I very well understand the DH key exchange. But what is the public key and private key at the end of the exchange.

For example: Alice and Bob agree to use a modulus $p = 23$ and base $g = 5$ (which is a primitive root modulo $23$).

Alice chooses a secret integer $a = 6$, then sends Bob $A = g^a \bmod p = 5^6 \bmod 23 = 8$

Bob chooses a secret integer $b = 15$, then sends Alice $B = g^b \bmod p = 5^{15} \bmod 23 = 19$

Alice computes $s = B^a \bmod p = 19^6 \bmod 23 = 2$

Bob computes $s = A^b \bmod p = 8^{15} \bmod 23 = 2$

Alice and Bob now share a secret (the number $2$).

So is $2$ the private key here ? If it's a private key then both Alice and Bob know it even though the eavesdroppers don't know. Please explain how public key/private key pair is generated from this shared secret $2$.

  • $\begingroup$ @otus so u mean DH key exchange is a symmetric key exchange protocol. So after the shared secret 2 is derived both Alice and bob start encrypting. Is it? But then why does diffe hellman often come under the context of public key/asymmetric cryptography. How does it help in asymmetry? $\endgroup$
    – callyaser
    Sep 24, 2015 at 13:21
  • $\begingroup$ @gilles for instance, say Bob is the server that Alice wants to communicate with. So in every cryptography class its told that Bob shares its public key to the clients interested to communicate with it (Alice is the client in our case). So the public key it sends Alice is B=19. Alice encrypts her message using this which can be decrypted using Bobs private key b=15.is it how it works? $\endgroup$
    – callyaser
    Sep 24, 2015 at 13:30
  • $\begingroup$ No, Alice does not encrypt her message with Bob's public key. That's what is done for encryption algorithms such as RSA. But Diffie-Hellman is a key exchange algorithm, not an encryption algorithm. DH isn't for doing asymmetric encryption or signature, it generates a shared secret. The shared secret can be used for encryption, but then it's symmetric encryption (e.g. with AES). $\endgroup$ Sep 24, 2015 at 15:08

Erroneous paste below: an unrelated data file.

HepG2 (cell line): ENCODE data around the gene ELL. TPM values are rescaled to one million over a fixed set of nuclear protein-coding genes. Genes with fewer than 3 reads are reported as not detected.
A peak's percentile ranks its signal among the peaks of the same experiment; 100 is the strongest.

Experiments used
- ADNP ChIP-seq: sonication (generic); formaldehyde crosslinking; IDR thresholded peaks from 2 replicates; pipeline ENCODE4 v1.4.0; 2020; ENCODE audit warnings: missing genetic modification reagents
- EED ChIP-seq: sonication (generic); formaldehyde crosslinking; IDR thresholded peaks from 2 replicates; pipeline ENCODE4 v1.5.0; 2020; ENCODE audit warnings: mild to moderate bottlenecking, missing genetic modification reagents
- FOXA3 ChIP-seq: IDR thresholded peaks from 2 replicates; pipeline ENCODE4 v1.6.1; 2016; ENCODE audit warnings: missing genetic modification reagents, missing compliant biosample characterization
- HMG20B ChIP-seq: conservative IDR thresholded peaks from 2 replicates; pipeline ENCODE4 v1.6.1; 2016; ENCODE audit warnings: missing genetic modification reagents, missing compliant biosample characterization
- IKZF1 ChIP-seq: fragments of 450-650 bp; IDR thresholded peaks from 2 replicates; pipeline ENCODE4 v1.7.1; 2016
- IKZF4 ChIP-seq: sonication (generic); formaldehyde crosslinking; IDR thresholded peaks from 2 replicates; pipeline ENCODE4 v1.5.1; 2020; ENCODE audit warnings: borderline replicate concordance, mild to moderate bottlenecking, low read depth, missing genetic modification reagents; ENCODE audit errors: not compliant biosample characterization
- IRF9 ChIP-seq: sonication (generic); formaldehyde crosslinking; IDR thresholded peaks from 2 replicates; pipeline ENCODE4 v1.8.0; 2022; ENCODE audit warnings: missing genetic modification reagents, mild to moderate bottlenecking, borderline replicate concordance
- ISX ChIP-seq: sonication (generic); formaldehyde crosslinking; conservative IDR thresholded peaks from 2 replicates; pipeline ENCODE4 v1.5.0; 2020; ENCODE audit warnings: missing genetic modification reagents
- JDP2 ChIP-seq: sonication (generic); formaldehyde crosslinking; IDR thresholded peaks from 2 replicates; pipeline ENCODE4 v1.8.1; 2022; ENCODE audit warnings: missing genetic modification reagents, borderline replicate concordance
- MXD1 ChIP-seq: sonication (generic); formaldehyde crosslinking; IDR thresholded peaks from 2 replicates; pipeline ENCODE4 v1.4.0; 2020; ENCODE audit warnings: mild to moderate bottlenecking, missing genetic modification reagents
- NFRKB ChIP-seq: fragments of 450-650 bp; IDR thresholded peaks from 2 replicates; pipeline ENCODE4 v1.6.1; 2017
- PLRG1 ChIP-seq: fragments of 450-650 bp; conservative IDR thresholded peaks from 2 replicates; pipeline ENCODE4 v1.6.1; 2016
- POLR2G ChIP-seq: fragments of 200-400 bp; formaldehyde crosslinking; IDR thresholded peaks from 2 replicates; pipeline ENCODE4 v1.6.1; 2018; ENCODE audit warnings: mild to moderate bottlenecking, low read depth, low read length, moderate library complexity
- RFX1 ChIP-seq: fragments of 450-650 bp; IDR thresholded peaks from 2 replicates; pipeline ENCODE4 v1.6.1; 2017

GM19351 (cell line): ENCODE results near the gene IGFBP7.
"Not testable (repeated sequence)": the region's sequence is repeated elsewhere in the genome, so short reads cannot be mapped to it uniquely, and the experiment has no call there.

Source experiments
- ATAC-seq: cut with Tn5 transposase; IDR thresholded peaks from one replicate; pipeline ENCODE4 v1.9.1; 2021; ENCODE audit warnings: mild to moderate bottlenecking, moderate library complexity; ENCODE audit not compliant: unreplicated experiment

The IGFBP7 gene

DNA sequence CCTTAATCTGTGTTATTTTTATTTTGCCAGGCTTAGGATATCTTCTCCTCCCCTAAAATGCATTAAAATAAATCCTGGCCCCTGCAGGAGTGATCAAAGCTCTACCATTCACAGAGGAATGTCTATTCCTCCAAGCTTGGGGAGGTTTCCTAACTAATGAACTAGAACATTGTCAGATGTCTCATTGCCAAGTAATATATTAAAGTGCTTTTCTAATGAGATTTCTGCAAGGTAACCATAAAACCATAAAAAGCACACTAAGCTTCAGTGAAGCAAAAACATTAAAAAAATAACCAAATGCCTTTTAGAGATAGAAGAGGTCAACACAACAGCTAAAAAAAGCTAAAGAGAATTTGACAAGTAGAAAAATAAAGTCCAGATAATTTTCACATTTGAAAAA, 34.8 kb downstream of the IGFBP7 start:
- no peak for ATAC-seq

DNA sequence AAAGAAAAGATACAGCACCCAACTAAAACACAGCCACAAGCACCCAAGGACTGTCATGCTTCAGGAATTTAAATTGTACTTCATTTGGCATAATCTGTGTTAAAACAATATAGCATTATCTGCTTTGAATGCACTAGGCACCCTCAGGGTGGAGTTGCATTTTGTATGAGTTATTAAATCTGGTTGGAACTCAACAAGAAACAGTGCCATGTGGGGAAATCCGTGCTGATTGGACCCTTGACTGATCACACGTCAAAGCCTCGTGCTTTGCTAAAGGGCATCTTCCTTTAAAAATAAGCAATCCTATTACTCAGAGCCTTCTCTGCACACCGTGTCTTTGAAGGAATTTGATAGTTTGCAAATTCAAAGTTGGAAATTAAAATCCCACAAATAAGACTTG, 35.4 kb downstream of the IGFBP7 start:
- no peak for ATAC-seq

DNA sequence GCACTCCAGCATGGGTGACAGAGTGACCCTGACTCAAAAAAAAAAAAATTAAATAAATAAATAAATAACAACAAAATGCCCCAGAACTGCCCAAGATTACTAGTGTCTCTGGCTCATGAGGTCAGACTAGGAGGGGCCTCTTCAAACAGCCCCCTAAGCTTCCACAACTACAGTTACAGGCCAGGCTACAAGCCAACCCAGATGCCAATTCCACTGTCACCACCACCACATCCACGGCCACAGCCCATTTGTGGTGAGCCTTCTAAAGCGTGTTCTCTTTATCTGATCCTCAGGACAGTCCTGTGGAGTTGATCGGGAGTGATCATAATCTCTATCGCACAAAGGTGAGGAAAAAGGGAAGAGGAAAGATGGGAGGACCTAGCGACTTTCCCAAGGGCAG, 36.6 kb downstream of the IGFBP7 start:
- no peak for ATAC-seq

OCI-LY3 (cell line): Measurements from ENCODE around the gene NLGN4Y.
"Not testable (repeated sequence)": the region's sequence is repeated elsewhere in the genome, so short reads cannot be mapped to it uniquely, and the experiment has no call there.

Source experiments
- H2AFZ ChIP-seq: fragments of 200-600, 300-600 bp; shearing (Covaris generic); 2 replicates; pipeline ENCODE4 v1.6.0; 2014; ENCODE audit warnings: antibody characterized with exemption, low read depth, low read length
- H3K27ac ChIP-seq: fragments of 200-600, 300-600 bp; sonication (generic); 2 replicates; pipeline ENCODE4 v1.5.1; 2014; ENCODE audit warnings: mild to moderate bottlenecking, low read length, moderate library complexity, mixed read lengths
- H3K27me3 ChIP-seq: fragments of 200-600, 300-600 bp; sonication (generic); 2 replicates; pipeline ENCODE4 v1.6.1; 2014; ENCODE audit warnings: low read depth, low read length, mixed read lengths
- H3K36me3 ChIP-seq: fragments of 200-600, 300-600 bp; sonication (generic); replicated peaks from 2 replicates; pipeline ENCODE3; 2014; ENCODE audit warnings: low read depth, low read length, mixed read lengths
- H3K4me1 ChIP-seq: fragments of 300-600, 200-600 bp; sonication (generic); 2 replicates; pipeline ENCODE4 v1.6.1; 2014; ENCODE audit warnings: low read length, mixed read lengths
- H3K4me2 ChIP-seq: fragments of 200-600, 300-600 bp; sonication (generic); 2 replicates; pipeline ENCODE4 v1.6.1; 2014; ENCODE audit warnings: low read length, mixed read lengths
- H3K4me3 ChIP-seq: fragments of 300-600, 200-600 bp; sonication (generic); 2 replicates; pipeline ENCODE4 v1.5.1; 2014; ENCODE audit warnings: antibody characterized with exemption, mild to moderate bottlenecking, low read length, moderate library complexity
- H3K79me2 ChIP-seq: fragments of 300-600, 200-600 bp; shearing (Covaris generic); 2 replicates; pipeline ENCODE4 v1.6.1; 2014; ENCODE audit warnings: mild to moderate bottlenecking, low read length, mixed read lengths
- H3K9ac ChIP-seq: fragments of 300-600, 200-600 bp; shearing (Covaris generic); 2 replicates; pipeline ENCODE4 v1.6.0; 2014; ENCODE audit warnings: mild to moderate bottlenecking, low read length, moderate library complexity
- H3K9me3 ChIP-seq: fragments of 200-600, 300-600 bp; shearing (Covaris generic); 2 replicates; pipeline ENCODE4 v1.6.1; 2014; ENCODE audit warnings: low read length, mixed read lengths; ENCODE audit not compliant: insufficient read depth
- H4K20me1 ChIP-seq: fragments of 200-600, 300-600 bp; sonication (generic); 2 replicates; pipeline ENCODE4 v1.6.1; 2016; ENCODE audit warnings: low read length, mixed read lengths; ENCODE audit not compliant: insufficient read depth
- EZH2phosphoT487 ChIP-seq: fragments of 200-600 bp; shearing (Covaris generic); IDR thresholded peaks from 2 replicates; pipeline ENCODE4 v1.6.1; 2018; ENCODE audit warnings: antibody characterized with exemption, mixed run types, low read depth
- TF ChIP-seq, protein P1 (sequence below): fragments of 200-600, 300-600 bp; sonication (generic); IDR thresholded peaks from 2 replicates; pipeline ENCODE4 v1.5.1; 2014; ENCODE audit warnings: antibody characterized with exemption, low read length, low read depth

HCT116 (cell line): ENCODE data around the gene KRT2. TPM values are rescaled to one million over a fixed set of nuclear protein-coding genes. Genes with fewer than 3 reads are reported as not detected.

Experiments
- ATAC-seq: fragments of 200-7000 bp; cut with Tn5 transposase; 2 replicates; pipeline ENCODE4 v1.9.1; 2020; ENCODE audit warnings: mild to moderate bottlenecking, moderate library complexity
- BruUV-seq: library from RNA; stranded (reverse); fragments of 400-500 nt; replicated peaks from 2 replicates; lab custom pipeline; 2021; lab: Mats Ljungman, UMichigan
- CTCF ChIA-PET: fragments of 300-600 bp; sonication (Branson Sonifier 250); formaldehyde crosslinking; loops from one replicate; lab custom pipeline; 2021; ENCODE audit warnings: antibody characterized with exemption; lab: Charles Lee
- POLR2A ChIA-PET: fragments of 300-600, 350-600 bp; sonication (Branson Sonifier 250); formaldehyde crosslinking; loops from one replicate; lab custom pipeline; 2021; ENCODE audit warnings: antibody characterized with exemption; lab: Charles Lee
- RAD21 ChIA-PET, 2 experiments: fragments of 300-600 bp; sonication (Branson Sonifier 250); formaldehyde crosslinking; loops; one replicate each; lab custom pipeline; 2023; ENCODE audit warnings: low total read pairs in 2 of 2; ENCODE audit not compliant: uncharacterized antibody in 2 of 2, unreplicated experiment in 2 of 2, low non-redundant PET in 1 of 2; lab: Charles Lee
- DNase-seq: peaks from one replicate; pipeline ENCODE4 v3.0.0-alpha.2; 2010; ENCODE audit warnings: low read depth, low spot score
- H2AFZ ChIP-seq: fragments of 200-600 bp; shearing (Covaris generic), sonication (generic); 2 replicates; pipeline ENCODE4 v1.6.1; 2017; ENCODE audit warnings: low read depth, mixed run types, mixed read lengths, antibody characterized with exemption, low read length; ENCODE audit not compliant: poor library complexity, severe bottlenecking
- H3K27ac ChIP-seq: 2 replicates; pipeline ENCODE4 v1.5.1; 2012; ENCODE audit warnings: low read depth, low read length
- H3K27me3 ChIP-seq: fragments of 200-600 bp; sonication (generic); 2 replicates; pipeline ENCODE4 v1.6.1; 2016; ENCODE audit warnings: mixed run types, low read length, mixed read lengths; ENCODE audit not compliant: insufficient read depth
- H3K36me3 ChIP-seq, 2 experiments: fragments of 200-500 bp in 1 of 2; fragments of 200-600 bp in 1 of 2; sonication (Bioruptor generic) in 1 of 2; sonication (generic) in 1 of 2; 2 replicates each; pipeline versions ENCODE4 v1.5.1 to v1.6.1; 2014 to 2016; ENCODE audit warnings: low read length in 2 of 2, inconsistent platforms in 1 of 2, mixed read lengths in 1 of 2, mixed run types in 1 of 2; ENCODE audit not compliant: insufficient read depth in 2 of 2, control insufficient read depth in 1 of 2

• $\begingroup$ @gilles So at the end of diffe hellman key exchange, AES symmetric encryption is run with the generated shared secret 2 (in this case its a 1 bit key. But in reality the generated shared key is 1024 bits long. ). I hope I am right now. But then my question was how would a public/private key pair be generated. Does diffe hellman exchange aid in that generation? Because, in every cryptography class what's being said is that if a client wants to communicate with the server a public key is sent by the server (bob in my assumption) to the client and it's decrypted by the server's private key. $\endgroup$
    – callyaser
    Sep 24, 2015 at 18:58
  • $\begingroup$ There are plenty of different protocols. The protocol you describe uses a key pair to allow one party to encrypt data which only the other party can decrypt. DH isn't useful for that. It's useful for obtaining a shared secret key. I really can't explain all possible uses of cryptography in a comment or even in an answer. Rest assured that you will discover more protocols as the course progresses. $\endgroup$ Sep 24, 2015 at 21:48

3 Answers 3


So is 2 the private key here ?

No, it's referred to as a "shared secret" (because it is shared between Alice and Bob, and is secret to everyone else).

If there were 'private' and 'public' keys (which is not the standard terminology with DH), then Alice's private key would be $a=6$, and the public key would be $g^a = 8$. In this case, the 'private key' is private, in the sense that it allows her to perform the operation of deriving the shared secret; something that we hope is difficult if someone has only the public keys.


$s$ is a shared secret key. It's known to both Alice and Bob. You could call is a private key, but the usual terminology is “secret key” here, for no deep reason.

Alice has a private/public key pair: $a$ is her private key, $A$ is her public key. Ditto with $b$ and $B$ for Bob. These values are not useful in isolation though; in normal use, the only point in running a Diffie-Hellman key exchange is to generate $s$, after that $a$ can be discarded.


So is $2$ the private key here ? If it's a private key then both Alice and Bob know it even though the eavesdroppers don't know. Please explain how public key/private key pair is generated from this shared secret $2$.

As the others said, $2$ is a shared secret, rather than a private key.

It is usually used to derive one or more symmetric keys (e.g. for AES and some MAC). It could be used to derive a key pair, but since both Alice and Bob would know it there would little advantage in doing so. Better to use more efficient symmetric algorithms from there on, which is usually the whole reason for doing Diffie–Hellman.


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